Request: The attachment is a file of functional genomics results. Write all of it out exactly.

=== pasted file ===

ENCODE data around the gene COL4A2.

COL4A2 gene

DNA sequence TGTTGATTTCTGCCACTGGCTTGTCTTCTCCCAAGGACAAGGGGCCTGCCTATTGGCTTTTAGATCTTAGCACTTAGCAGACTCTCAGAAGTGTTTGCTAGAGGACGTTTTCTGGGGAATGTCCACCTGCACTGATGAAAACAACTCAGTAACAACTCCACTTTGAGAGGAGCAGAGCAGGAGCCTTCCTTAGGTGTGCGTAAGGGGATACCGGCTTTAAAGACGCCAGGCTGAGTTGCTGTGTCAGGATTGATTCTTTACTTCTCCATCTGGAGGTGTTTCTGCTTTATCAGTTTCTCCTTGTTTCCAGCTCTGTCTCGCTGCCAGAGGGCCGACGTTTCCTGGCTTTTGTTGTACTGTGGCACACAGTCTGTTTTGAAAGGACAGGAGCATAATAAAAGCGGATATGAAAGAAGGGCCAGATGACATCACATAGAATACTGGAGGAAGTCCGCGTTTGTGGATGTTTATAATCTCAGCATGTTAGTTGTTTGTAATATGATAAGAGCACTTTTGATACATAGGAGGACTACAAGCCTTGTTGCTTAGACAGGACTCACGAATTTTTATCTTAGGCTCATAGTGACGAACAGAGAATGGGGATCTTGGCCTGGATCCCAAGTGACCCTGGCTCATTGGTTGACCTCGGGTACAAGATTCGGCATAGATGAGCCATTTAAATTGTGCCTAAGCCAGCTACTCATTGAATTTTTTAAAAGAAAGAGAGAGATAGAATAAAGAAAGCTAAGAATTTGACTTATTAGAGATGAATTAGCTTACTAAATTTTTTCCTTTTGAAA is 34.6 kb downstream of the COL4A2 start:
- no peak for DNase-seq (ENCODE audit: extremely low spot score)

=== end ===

ENCODE data around the gene COL4A2.

COL4A2 gene

DNA sequence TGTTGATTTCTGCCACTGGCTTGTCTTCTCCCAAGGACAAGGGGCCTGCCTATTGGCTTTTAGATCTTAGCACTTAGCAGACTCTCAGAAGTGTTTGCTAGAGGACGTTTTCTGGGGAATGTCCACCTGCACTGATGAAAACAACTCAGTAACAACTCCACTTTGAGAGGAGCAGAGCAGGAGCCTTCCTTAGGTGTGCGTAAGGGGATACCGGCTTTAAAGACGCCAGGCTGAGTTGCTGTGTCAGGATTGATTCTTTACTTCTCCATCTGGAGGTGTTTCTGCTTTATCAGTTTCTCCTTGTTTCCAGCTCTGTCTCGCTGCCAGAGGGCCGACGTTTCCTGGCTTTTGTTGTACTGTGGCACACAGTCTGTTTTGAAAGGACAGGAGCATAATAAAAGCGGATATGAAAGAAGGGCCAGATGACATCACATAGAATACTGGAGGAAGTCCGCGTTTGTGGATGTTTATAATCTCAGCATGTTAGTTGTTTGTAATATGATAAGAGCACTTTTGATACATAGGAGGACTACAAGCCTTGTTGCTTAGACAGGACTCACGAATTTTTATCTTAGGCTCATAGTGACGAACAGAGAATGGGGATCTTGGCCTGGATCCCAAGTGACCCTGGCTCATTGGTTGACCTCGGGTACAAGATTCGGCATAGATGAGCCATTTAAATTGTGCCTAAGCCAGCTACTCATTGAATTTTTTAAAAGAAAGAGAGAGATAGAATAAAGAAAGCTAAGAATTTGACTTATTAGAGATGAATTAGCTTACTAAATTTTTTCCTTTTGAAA is 34.6 kb downstream of the COL4A2 start:
- no peak for DNase-seq (ENCODE audit: extremely low spot score)